Linear-growth pattern detected: yl144_1_16_afb5f3db909e60548f086e22ee3353ac
Linear-growth pattern detected: yl144_1_16_afb5f3db909e60548f086e22ee3353ac
Linear-growth pattern detected: yl144_1_16_afb5f3db909e60548f086e22ee3353ac
Linear-growth pattern detected: yl144_1_16_afb5f3db909e60548f086e22ee3353ac
Rare oscillator detected: xp8_gk2gb3z11
Linear-growth pattern detected: yl144_1_16_afb5f3db909e60548f086e22ee3353ac
Linear-growth pattern detected: yl384_1_59_7aeb1999980c43b4945fb7fcdb023326
b3s23/C1: 900000 soups completed (21373.611 soups/second current, 24421.350 overall).
b3s23/C1: 1000000 soups completed (21547.080 soups/second current, 24099.870 overall).
----------------------------------------------------------------------
1000000 soups completed.
Attempting to contact payosha256.
Payosha256 authentication succeeded.
***********************************************                                                                                           
                                                                                                                                           
Connection was successful.
New seed: k_jCLsTvFGMMaK; iterations = 1; quitByUser = 0
Terminating...
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Re: apgsearch v5.0

Postby testitemqlstudop » May 18th, 2019, 6:56 am

Having acquired a GTX 750 (a very crappy GPU), I found that it can soup-search G1 at roughly the same speed as 4 Intel i3 cores (no hyperthreading), so it's still very impressive.

Loops: 7374
Tiles in epoch: 420026281
Interesting universes: 2680 out of 1000000
b3s23/G1: 1000000 soups completed (18827.073 soups/second current, 18827.073 overall).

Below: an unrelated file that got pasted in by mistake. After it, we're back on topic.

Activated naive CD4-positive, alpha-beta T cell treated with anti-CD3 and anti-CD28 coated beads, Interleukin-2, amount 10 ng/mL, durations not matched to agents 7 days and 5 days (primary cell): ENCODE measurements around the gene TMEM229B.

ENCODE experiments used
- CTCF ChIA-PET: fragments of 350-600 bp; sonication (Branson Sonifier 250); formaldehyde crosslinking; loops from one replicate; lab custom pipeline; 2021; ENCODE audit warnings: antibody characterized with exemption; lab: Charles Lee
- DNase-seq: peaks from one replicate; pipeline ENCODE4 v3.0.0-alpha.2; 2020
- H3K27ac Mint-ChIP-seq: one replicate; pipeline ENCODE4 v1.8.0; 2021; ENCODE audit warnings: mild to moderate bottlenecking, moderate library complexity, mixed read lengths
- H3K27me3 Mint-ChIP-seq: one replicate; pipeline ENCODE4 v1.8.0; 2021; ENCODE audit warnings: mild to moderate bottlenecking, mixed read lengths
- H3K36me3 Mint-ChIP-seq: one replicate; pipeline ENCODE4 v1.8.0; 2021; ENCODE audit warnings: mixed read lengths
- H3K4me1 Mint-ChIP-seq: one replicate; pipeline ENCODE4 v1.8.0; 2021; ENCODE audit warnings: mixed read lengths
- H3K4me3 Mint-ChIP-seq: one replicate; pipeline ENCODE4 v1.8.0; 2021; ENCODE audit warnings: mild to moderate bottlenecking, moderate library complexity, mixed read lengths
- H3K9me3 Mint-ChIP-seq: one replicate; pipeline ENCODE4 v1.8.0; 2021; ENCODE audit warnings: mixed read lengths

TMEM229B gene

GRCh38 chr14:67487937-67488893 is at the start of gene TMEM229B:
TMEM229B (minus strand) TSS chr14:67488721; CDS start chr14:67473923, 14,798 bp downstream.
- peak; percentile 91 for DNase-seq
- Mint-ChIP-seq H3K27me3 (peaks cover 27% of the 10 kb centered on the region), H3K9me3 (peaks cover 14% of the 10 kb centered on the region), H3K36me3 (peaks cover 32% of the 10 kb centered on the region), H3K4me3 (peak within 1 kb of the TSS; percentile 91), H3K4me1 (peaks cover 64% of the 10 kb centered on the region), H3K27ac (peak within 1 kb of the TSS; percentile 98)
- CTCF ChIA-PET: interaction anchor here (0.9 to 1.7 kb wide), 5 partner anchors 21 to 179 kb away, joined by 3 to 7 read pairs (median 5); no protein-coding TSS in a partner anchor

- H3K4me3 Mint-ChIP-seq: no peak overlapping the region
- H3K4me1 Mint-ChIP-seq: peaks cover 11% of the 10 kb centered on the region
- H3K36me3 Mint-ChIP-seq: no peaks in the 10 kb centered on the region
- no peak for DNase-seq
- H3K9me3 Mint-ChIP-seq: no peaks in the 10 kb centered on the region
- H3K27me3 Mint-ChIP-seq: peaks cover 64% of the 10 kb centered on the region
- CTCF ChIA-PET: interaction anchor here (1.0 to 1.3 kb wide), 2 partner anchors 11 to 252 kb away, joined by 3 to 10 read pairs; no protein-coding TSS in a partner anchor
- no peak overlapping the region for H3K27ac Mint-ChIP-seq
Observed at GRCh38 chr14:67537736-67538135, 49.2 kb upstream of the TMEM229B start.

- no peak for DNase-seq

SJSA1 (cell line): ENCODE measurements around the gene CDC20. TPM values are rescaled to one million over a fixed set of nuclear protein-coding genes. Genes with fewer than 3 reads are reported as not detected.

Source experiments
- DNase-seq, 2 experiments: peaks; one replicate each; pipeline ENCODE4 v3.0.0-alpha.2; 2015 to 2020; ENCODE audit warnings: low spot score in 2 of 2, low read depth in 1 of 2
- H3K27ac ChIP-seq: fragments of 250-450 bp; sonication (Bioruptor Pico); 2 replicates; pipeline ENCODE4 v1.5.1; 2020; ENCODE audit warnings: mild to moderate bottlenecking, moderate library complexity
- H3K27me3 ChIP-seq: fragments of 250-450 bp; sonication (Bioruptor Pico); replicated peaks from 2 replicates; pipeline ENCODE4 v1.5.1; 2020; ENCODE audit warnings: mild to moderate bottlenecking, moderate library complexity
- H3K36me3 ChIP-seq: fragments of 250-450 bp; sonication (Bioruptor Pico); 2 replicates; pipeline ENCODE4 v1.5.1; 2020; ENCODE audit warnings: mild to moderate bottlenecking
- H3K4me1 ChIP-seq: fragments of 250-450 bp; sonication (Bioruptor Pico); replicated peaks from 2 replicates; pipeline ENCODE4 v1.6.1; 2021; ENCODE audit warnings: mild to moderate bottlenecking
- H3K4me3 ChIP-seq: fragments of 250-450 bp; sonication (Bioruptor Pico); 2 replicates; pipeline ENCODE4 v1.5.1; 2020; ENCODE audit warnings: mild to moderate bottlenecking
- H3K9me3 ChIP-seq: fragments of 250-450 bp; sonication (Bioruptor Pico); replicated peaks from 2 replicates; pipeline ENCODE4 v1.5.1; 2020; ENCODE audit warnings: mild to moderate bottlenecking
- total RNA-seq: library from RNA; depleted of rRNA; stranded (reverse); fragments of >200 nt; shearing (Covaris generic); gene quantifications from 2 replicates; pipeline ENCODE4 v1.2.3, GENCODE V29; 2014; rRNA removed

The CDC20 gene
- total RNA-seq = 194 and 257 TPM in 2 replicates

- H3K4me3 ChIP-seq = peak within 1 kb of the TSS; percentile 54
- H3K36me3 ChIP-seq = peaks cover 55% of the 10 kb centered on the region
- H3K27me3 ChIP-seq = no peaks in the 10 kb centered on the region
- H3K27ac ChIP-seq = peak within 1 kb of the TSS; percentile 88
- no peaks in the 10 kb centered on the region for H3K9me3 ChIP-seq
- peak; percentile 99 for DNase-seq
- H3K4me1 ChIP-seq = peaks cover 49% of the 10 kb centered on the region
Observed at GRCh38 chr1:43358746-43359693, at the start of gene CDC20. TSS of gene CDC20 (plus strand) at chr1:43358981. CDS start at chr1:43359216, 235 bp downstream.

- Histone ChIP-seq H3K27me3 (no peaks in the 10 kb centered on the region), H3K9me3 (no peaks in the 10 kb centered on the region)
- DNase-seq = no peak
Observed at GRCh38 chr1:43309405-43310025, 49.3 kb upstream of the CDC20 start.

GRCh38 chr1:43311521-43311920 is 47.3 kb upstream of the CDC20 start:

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Re: apgsearch v5.0

Postby alphazelf » May 28th, 2019, 3:43 am

I found a bug with apgsearch 5.08 and it is killing me right now. With version 4.984 you could submit hauls up to a massive 10 billion soups. A select few people did that. In version 5.08 when a haul is completed and has over like 2 billion objects, it just shows this error:

Line length exceeds upper limit of 2000 bytes.


I really want this fixed while also being able to start hauls larger than 10 billion objects
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Re: apgsearch v5.0

Postby calcyman » May 28th, 2019, 5:38 am

alphazelf wrote:I found a bug with apgsearch 5.08 and it is killing me right now. With version 4.984 you could submit hauls up to a massive 10 billion soups. A select few people did that. In version 5.08 when a haul is completed and has over like 2 billion objects, it just shows this error:

Line length exceeds upper limit of 2000 bytes.


I really want this fixed while also being able to start hauls larger than 10 billion objects


Fixed in version 5.09. (By the way, the bug you reported only happens when single-core searching.)
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Re: apgsearch v5.0

Postby testitemqlstudop » May 29th, 2019, 2:18 am

A select few people did that.


yeah me i did that three times